In the study, β-amyloid plaque density and synaptophysin immunoreactivity in the brains of the rhesus monkeys that had lived in standard sized cages VS small cages (29% smaller than standard cages) for the first 15 years were compared. Young monkeys were also used as a basis for comparison.
β-amyloid plaque density
β-amyloid deposition has been established as the central cause of Alzheimer’s disease (Hardy & Allsop, 1991). The researchers found that monkeys that were housed in small cages had higher β-amyloid plaque density and amyloid load in the superior temporal gyrus compared to monkeys that were housed in standard sized cages. Young monkeys had no detectable amyloid deposition and were not graphed.
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However, I think the β-amyloid density results should be taken with a pinch of salt. Although the authors did mention that there is considerable individual variation - which parallels data in human studies, the effects seemed to be heavily driven by the monkey which had almost 140 plaques per mm square. Also, there were only 5 monkeys in the small cage condition and 3 of them appear to have comparable β-amyloid density levels. The authors also did not include individual data for the superior temporal gyrus amyloid load graph but the large error bar again suggests significant individual variations.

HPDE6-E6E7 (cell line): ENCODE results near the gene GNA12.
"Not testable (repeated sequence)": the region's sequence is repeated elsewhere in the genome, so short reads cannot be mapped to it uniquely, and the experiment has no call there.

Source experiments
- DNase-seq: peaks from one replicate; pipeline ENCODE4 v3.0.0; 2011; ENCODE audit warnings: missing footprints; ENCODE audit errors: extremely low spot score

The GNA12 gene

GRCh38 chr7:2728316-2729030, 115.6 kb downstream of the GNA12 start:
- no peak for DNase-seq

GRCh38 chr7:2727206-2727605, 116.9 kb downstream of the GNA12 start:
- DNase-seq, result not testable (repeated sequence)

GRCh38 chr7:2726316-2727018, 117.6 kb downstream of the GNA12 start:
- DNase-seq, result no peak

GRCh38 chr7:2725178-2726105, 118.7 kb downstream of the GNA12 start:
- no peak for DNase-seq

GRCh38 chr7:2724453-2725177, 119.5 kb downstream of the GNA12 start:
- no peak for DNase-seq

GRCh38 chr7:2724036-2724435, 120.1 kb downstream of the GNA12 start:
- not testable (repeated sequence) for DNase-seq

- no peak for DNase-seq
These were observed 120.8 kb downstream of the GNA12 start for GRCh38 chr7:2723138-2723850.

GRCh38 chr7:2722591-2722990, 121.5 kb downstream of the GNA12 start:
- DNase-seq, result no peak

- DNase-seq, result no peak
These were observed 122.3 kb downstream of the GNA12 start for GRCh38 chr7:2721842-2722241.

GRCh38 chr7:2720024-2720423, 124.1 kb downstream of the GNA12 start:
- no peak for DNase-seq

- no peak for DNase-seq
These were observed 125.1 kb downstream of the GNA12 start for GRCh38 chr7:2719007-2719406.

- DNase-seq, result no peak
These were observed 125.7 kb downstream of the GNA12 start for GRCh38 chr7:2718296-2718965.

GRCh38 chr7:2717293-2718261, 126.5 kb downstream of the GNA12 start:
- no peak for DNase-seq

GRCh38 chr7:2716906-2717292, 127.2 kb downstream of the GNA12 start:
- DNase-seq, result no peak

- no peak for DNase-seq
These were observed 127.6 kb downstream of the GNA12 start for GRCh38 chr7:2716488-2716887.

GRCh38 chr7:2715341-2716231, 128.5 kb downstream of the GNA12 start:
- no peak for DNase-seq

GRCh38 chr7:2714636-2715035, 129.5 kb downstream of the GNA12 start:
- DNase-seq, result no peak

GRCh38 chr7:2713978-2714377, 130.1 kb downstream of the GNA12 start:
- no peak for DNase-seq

Monkeys reared in small cages also showed a reduction in synaptophysin immunoreactivity - a presynaptic marker, in the superior temporal gyrus. This indicates a decrease in synaptic density and activity which has been linked with cognitive impairment in Alzheimer's disease.
Merrill DA, Masliah E, Roberts JA, McKay H, Kordower JH, Mufson EJ, & Tuszynski MH (2011). Association of early experience with neurodegeneration in aged primates. Neurobiology of aging, 32 (1), 151-6 PMID: 19321231